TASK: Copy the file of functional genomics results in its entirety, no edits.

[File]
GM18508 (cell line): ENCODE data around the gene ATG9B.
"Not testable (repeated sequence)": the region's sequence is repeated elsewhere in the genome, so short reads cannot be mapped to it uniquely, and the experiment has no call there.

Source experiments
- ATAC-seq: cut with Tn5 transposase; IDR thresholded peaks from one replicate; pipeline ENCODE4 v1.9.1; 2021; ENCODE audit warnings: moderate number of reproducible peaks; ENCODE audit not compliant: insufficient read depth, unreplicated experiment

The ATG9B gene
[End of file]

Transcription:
GM18508 (cell line): ENCODE data around the gene ATG9B.
"Not testable (repeated sequence)": the region's sequence is repeated elsewhere in the genome, so short reads cannot be mapped to it uniquely, and the experiment has no call there.

Source experiments
- ATAC-seq: cut with Tn5 transposase; IDR thresholded peaks from one replicate; pipeline ENCODE4 v1.9.1; 2021; ENCODE audit warnings: moderate number of reproducible peaks; ENCODE audit not compliant: insufficient read depth, unreplicated experiment

The ATG9B gene